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How To Identify Neuropathic Pain

How To Identify Neuropathic Pain

Neuropathic pain is a complex and chronic pain state that usually occurs due to dysfunction or damage to the nervous system. It can impair your quality of life and is often difficult to diagnose and treat. Therefore, it is important to understand what to look for if you suspect you may be experiencing neuropathic pain.

Understanding Neuropathic Pain

Neuropathic pain stems from damage to the nervous system, which includes the brain, spinal cord, and peripheral nerves. This condition disrupts the normal functioning of these vital communication pathways, resulting in chronic pain and other neurological symptoms.

Symptoms of Nerve Pain

The symptoms of neuropathic pain can vary widely, depending on the underlying cause of the nerve damage. Common symptoms of neuropathic pain include:

  • Burning, shooting, or stabbing pain
  • Electric shock-like sensations
  • Tingling or numbness in the affected area
  • Sensitivity to touch or temperature changes
  • Muscle weakness or loss of coordination
  • Symptoms that temporarily improve with movement
  • Poor sleep patterns
  • Cognitive decline (brain fog)

In some cases, individuals might experience a heightened sensitivity to touch, known as hyperesthesia, an exaggerated response to painful stimuli, called hyperalgesia, or allodynia, which is a painful response to non-painful stimuli.

Causes of Neuropathic Pain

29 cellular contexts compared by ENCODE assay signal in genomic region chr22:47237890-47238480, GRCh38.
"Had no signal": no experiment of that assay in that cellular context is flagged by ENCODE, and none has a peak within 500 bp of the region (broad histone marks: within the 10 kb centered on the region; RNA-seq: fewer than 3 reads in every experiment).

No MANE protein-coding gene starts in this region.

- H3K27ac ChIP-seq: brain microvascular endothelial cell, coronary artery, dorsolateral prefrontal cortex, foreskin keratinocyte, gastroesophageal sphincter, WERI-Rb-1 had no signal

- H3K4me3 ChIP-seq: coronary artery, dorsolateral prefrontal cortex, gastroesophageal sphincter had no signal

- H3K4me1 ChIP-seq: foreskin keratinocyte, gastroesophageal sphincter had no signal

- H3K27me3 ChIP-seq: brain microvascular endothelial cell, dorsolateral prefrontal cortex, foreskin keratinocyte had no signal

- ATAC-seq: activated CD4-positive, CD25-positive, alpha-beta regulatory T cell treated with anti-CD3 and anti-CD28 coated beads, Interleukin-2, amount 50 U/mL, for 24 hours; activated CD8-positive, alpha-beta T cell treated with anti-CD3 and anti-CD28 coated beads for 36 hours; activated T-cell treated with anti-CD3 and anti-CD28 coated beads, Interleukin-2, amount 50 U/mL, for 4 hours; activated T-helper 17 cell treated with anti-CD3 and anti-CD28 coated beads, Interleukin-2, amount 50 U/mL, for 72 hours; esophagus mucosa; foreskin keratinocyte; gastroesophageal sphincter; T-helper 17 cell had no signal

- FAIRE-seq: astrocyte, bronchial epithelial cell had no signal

Neuropathic can be a result of conditions like diabetes, multiple sclerosis, or shingles. It can also result from psychological disorders, nerve injuries, or infections that affect the nervous system. However, some people may develop neuropathic pain without any apparent cause or triggering event, making treatment even more complicated.

How to Identify Neuropathic Pain

Differentiating neuropathic pain from other types of pain can be challenging. The first step is understanding your symptoms. Regular documentation of the pain’s nature, timing, location, and triggering factors can be helpful. Moreover, noting any accompanying symptoms, such as muscle weakness or changes in sensation, is crucial.

Healthcare providers use a combination of methods to identify neuropathic pain. These include a thorough medical history, physical examination, and specific diagnostic tests, such as nerve conduction studies, electromyography (EMG), or imaging studies like MRI.

Managing Neuropathic Pain

There is no cure for neuropathic pain, but treatments are available to help manage the symptoms and improve quality of life. These include:

Medications: Antidepressants and anticonvulsants are often used to treat neuropathic pain. These include drugs like amitriptyline, gabapentin, pregabalin, and duloxetine. Opioids can also provide some relief for some patients.

Nerve blocks: Injections of local anesthetics or steroids around the affected nerves can temporarily relieve pain. This includes techniques like epidural steroid injections and lumbar sympathetic blocks.